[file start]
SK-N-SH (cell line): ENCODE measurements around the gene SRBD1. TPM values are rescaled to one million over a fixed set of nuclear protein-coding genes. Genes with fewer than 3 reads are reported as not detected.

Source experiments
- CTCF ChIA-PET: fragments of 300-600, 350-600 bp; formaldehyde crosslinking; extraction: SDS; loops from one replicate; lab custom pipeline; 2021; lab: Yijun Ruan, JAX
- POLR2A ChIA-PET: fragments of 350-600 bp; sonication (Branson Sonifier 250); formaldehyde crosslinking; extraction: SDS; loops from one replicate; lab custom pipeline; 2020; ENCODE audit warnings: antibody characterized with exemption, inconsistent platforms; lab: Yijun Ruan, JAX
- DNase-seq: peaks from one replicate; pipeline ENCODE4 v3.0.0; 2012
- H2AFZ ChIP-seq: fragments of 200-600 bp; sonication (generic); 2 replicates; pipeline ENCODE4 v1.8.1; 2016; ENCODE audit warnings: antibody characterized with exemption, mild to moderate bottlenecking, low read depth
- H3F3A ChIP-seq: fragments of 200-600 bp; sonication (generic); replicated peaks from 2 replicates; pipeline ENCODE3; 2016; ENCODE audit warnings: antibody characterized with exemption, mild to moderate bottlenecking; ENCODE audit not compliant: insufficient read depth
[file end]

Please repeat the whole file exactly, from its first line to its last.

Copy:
SK-N-SH (cell line): ENCODE measurements around the gene SRBD1. TPM values are rescaled to one million over a fixed set of nuclear protein-coding genes. Genes with fewer than 3 reads are reported as not detected.

Source experiments
- CTCF ChIA-PET: fragments of 300-600, 350-600 bp; formaldehyde crosslinking; extraction: SDS; loops from one replicate; lab custom pipeline; 2021; lab: Yijun Ruan, JAX
- POLR2A ChIA-PET: fragments of 350-600 bp; sonication (Branson Sonifier 250); formaldehyde crosslinking; extraction: SDS; loops from one replicate; lab custom pipeline; 2020; ENCODE audit warnings: antibody characterized with exemption, inconsistent platforms; lab: Yijun Ruan, JAX
- DNase-seq: peaks from one replicate; pipeline ENCODE4 v3.0.0; 2012
- H2AFZ ChIP-seq: fragments of 200-600 bp; sonication (generic); 2 replicates; pipeline ENCODE4 v1.8.1; 2016; ENCODE audit warnings: antibody characterized with exemption, mild to moderate bottlenecking, low read depth
- H3F3A ChIP-seq: fragments of 200-600 bp; sonication (generic); replicated peaks from 2 replicates; pipeline ENCODE3; 2016; ENCODE audit warnings: antibody characterized with exemption, mild to moderate bottlenecking; ENCODE audit not compliant: insufficient read depth